Saturday, February 09, 2008

Words in the Mourning Time


1. The aftermath of a napalm attack by the South Vietnamese Air Force, June 8, 1972 (Year of the Rat) near Trang Bang, Vietnam. The running girl is Phan Thị Kim Phúc / Kim Phúc (b. 1963), along with relatives and fleeing ARVN soldiers (mistakenly bombed by their own side). Associated Press photographer Nick Ut (b. Huỳnh Công Út, 1953) earned a Pulitzer Prize for this shot; he also helped carry Kim Phúc to a hospital in Saigon, saving her life.

After the war, Kim Phúc attended university in Cuba and later defected to Canada, where, now in her mid-forties, she lives today. During the first Bill Clinton administration in the USA, she delivered a speech at the Vietnam Veterans Memorial in Washington, DC. She was and is a real person, a survivor of the Vietnam War.

2. Yesterday's post included an excerpt of a poem by Detroit-born Robert Hayden. Here's another one, from Words in the Mourning Time (1970):

Vietnam

bloodclotted name in my concsciousness
recurring and recurring
like the obsessive thought many midnights
now of my own dying

Vietnam
and I think of the villages
mistakenly burning
the schoolrooms devouring
their children
and I think of those who
were my students
brutalized
killing

wasted by horror
in ultimate loneliness
dying
Vietnam
Vietnam

8 comments:

JC said...

I had no idea there was footage associated with that iconic photo. That's some of the most gruesome video I've ever seen. I'm glad to hear that she's alive and apparently doing well today.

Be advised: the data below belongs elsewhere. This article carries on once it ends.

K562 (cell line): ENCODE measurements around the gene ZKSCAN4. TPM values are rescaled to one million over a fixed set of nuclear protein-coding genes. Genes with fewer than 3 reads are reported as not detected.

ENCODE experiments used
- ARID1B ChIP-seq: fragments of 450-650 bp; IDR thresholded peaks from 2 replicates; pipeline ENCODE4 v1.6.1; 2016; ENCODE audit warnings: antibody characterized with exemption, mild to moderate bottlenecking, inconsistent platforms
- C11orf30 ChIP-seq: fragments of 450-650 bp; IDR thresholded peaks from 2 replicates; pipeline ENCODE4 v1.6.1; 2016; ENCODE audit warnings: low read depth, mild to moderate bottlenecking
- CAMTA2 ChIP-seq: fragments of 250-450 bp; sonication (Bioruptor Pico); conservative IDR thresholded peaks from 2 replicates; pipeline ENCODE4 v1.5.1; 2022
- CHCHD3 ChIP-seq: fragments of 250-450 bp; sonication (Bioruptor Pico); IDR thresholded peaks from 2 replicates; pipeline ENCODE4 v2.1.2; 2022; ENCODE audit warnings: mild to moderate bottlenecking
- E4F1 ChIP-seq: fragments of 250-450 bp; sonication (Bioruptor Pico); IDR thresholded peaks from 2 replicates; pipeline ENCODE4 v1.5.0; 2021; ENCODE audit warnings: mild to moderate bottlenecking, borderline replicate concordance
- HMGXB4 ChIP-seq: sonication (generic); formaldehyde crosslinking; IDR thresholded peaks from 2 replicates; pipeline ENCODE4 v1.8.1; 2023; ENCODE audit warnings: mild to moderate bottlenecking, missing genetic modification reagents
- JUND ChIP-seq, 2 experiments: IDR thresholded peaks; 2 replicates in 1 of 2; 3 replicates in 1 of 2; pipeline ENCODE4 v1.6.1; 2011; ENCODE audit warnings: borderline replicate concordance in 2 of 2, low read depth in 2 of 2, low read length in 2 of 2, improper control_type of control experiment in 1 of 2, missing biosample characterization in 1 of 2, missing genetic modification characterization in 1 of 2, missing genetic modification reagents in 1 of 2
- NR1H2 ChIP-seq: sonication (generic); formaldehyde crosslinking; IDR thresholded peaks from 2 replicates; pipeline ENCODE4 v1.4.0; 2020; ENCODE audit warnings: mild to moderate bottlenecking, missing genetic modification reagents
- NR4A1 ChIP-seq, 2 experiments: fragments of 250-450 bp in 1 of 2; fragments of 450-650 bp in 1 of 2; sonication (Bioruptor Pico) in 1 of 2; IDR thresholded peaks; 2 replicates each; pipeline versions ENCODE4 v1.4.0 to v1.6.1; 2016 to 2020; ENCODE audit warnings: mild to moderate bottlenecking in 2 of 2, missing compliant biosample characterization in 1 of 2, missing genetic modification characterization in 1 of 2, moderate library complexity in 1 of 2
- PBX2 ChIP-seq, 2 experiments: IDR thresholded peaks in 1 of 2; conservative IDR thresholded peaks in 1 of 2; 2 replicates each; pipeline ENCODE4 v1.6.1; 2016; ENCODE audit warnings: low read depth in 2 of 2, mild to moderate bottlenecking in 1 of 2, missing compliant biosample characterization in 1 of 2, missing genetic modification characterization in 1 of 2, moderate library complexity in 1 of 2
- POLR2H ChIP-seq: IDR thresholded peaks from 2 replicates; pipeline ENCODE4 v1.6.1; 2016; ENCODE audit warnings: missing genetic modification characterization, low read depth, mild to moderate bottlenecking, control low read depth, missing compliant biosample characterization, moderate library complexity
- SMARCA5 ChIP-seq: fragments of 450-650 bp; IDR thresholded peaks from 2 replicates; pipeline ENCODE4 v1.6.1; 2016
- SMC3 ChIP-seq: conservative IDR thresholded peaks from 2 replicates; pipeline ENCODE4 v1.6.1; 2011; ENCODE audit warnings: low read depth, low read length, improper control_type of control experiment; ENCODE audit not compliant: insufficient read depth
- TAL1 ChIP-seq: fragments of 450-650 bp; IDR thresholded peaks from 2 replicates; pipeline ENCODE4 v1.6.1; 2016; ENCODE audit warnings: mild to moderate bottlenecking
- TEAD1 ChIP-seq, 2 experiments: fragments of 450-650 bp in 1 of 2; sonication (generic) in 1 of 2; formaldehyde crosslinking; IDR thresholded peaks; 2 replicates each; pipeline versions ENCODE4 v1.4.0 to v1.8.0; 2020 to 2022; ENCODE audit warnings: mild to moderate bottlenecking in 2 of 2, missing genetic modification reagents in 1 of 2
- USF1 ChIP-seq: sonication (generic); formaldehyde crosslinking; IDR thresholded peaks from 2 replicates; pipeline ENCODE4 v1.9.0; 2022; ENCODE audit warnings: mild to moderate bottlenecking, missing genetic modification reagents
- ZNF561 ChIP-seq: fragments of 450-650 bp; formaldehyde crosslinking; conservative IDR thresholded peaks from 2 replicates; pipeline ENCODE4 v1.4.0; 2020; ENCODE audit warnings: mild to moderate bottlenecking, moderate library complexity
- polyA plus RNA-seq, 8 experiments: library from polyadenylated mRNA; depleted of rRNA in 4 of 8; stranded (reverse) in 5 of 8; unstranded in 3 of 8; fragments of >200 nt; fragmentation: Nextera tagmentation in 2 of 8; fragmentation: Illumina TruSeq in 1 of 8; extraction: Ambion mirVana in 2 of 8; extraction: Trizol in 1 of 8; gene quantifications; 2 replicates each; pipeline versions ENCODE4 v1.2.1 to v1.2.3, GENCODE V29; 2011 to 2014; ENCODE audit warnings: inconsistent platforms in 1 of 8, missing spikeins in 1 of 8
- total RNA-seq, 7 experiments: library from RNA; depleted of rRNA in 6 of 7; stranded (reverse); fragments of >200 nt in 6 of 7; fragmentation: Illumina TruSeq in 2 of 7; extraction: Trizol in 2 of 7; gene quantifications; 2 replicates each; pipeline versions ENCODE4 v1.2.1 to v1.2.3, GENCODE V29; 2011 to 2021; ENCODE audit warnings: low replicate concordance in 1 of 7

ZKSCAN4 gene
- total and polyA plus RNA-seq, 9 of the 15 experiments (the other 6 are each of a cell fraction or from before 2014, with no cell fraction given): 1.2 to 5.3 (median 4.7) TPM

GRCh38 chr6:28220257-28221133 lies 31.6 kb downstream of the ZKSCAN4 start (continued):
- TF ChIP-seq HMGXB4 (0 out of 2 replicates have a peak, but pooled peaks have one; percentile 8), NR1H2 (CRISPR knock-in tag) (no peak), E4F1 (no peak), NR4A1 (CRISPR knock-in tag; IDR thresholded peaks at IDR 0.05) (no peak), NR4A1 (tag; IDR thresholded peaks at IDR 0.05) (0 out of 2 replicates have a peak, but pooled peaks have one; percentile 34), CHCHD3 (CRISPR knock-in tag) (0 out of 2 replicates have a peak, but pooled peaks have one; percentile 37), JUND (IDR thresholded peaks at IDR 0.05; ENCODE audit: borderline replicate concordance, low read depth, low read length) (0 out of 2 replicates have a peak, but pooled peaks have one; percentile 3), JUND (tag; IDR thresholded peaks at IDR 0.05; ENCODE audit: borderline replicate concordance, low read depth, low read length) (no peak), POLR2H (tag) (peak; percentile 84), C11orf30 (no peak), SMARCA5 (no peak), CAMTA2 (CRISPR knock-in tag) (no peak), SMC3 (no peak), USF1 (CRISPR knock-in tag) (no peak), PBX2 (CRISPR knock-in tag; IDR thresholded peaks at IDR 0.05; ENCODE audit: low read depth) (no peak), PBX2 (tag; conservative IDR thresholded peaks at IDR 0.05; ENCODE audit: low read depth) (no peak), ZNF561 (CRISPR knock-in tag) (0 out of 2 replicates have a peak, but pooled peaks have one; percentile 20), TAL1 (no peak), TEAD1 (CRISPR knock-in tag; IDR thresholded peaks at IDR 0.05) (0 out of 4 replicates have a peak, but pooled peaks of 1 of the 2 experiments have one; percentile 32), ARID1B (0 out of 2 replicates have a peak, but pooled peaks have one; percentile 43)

luma said...

The Poem is pretty! I always had curiosity to know if this girl had survived. Debtor, Érik! Beijus

the walking man said...

wondering if she is not crying in the film because she is in shock or because of all she had seen before that day?

Peace

mark

Charles Gramlich said...

It's good to know that she survived.

Erik Donald France said...

I worked for a woman from Vietnam in Philadelphia whose father remained in country while her mother became a refugee in the States. For some reason, her connection with this particular scene was palpable.

Just finished Dương Thu Hương's Novel Without A Name from the Vietnamese perspective & will post on it at some point. Also, John McCain's biography gives yet more insight into the brutalities of the war coming from every direction.

Lana Gramlich said...

So sad, so horrific. The photo reminds me of a more modern one I'll never forget--the single guy at Tiennamen Square (sp?), standing in front of a line of tanks with a grocery bag in hand.

Erik Donald France said...

Thanks all for the comments!

Go, Amy Winehouse! Ooorah.

Mark, she seems incredibly stoic, brave, and in shock all at the same time.

Lana, your comment also reminds me of the Bonus March back in '32; hence the next post . . .

Johnny Yen said...

That image is one of the images of that war that is forever going to be in my head, along with the Viet Cong guerilla being summarily executed by the police chief and the helicopters being dumped in the ocean.

RE the bonus army-- two of the officers sent in to disperse the Bonus Army were Douglas Macarthur and Dwight Eisenhower.